All eyes on the reef
Have you ever wondered how different animals see and experience the world?
Marine neuroscientist and new Fellow of the Australian Academy of Science Professor Justin Marshall is fascinated with this concept, and it has led him to study how vision works in a whole range of marine (and some terrestrial) species.
His research, such as studying the vision of mantis shrimps, has led to innovative applications beyond biology—from developing technologies like satellites and camera sensors to different ways to detect cancers.
“As a scientist, I'm very much in love with what I do,” Marshall says. “I absolutely love trying to understand nature and this includes mantis shrimps and their visual system. I think they're fascinating animals. They have a colour vision system which is four times more complex than ours.”
The quirks of mantis shrimp vision
The mantis shrimp is a small marine crustacean known for the aggressive and lightning-fast ways they capture prey. Humans can process three channels of colour (red, green and blue), while mantis shrimps perceive the world through 12 channels of colour, and can detect UV (ultra violet) and polarised light, aspects of light humans can’t access with the naked eye.
The mantis shrimp’s visual system is unique in the animal kingdom. Mantis shrimps, scientifically known as stomatopods, have compound eyes, a bit like a bee or a fly, made up of 10,000 small photoreceptive units. Some of these photoreceptors are arranged in a strip-like arrangement across their eyes so in fact they see their world by scanning this strip across their subject, a bit like a bar-code reader in a shop.
So, rather than relying on heavy brain processing to compare colours and determine what they are (as most vertebrate visual systems do), the photoreceptors interpret information straight away.
Studying how animals like mantis shrimps see the world has led to a variety of practical applications now being developed in different laboratories around the world for human technologies and medicine. In common with mantis shrimp eyes, satellites use multiple spectral channels arranged in a strip to scan the world as they zoom over it before sending the information down to Earth.
Due to these similarities, insights based on understanding the colour receptors in a mantis shrimp’s eye can be used to inform designs for even better satellites and other visualisation processing that scans objects of interest, rather than taking a two-dimensional image as our eyes and normal cameras do.
Additionally, a large portion of photoreceptors in the mantis shrimp’s eye are used for visualising the UV and polarisation information in objects and scenes underwater. The polarisation element of mantis shrimp vision has inspired cancer detection methods that utilise this form of light in early detection of a variety of cancers invisible to the human eye.
Talk to the animals
So how does Marshall and his team learn how other creatures see? “Surprisingly, you can determine what other animals are thinking and seeing by ‘talking’ to them. So I talk to shrimps and I talk to octopuses and I talk to fish, but you've got to do it in ways that they understand how to answer.”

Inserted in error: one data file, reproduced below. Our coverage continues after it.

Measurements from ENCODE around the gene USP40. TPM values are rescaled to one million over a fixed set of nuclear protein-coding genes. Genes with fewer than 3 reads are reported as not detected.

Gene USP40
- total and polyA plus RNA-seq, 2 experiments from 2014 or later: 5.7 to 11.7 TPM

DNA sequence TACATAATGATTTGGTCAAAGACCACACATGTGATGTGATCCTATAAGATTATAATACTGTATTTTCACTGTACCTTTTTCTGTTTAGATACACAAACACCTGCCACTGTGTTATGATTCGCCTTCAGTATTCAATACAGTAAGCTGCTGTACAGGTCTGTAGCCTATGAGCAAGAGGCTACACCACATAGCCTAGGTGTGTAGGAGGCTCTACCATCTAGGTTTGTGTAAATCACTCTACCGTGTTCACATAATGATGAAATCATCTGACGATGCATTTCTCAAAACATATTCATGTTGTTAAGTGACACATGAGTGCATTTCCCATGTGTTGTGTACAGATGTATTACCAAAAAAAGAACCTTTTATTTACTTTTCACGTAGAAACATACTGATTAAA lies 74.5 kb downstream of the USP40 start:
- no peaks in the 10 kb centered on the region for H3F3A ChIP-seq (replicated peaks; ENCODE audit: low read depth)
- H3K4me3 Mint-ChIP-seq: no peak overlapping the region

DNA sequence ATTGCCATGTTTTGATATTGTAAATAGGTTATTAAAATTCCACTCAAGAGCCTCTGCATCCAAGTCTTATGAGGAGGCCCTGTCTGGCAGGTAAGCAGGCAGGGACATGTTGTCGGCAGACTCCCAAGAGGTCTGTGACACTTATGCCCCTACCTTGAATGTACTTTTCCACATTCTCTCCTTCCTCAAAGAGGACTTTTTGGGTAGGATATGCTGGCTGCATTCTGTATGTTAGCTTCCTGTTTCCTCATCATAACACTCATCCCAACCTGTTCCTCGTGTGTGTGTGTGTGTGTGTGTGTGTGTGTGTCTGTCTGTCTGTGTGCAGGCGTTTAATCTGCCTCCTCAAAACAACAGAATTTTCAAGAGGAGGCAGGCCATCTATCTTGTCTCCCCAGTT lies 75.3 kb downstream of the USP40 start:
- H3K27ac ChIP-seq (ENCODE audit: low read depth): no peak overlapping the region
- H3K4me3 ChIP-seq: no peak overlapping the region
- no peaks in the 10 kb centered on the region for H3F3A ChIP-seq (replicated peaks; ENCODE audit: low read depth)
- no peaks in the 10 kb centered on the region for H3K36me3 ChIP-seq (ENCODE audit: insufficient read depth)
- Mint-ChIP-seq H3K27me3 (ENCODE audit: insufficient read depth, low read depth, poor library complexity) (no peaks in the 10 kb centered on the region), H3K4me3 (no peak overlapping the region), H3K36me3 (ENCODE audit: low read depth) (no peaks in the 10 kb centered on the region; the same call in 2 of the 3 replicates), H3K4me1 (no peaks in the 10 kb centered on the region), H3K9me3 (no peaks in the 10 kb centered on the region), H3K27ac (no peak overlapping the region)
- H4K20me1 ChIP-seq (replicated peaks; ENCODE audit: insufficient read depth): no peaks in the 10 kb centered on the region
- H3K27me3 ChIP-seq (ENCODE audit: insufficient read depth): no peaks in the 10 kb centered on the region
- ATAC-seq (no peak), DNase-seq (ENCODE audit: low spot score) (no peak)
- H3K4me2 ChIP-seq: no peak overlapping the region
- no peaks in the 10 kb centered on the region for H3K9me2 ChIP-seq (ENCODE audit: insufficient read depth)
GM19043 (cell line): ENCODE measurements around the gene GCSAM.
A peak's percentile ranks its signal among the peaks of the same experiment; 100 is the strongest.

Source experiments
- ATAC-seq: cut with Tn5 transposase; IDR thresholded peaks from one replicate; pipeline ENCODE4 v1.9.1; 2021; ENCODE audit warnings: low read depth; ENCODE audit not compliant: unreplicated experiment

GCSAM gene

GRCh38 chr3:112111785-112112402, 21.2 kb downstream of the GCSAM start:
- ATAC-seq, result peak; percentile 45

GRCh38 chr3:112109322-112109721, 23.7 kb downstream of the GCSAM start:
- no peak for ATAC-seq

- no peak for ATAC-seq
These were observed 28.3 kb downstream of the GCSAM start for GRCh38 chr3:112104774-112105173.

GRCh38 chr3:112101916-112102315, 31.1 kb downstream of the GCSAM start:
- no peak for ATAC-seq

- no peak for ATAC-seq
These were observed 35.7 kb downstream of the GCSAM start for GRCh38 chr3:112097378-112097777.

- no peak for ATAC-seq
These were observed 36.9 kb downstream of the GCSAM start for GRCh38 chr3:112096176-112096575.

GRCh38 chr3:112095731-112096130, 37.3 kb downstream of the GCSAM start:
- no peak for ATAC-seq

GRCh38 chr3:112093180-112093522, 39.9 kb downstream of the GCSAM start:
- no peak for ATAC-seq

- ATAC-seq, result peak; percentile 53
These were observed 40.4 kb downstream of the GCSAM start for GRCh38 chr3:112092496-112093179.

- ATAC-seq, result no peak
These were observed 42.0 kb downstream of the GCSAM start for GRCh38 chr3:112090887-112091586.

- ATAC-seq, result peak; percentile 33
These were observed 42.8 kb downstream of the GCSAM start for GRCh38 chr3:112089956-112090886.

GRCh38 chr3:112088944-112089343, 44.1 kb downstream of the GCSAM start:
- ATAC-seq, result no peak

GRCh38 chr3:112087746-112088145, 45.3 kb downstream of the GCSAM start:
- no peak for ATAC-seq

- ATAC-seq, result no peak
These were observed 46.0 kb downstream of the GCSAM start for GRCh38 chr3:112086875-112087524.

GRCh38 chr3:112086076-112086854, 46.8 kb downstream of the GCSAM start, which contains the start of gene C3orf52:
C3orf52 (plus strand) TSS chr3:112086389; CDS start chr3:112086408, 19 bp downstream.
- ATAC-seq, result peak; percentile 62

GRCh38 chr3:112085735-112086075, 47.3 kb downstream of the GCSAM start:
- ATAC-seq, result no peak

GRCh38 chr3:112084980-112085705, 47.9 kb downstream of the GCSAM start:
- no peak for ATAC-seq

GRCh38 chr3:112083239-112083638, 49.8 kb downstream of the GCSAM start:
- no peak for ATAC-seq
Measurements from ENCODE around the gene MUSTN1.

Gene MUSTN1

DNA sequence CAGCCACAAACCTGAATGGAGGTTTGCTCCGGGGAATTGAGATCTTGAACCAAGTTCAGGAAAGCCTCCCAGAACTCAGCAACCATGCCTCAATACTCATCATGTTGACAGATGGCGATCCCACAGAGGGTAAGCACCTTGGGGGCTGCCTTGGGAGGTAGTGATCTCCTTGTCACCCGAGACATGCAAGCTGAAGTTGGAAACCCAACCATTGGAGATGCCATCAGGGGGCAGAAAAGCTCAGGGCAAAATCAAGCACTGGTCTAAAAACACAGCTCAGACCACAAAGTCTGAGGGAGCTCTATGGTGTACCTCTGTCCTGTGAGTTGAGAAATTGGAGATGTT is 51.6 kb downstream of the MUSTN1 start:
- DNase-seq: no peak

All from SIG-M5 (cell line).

By this, he means behavioural experiments where you train the fish, octopus, shrimp, bird or other animal to do something that’s easy to observe, like jump through a coloured hoop and peck (or hit) a specific coloured object for a food reward.
“If they jump through the red hoop, they get food. If they jump through the blue hoop, they don't get any food. And they very rapidly learn that the red hoop is the right one to jump through.”
From these experiments you can discover which colours or wavelengths of light are seen by various species as well as the direction of polarisation.
Caring for marine habitat
Marshall also researches the diverse colours of the reef in which these animals live: how they use colour for camouflage, advertisement and to find food.
“I've been working on the Great Barrier Reef for 30 years, trying to understand how the animals that live there see their world and experience their world and what they're thinking as they go about their daily life,” he says.
Marshall started a citizen science project called Coral Watch 18 years ago to help non-scientists understand the impacts of climate change on the Great Barrier Reef and other reef systems around the world. Citizen science brings in passionate individuals who are able to help capture or analyse relatively simple information for science, in this case just match the colour of a coral to a colour chart—like a paint palette.
Marshall explains that “this is a two-way relationship”, so the scientists gain assistance in their study, but of more importance now, the community can understand the science behind climate change and also what to do about it.
“Citizen science is tremendously important … It encourages people to get out and look at the forest, look at the birds, look at the reef and understand that they are a part of nature,” he says.
Coral Watch also includes classroom resources and tools to help people understand the problems caused by climate change and how it affects the Great Barrier Reef.
“In the last few years, with the massive widespread bleaching events, we have seen large chunks of the reef being [destroyed]. Although there are many wonderful parts of the reef left, we probably have around 30 per cent of the coral cover left on the GBR, compared to 30 years ago.”
“So we need to realise that climate change is here. It's changing the world in which we live. It's burning the world above. It's burning the forest. It's also burning the reef. It's personally a very sad thing for me to reflect on,” Marshall says.
“And I think as scientists, we need to work harder to communicate to the public exactly what's happening and help them understand that their children will not have a reef to visit unless we do more.”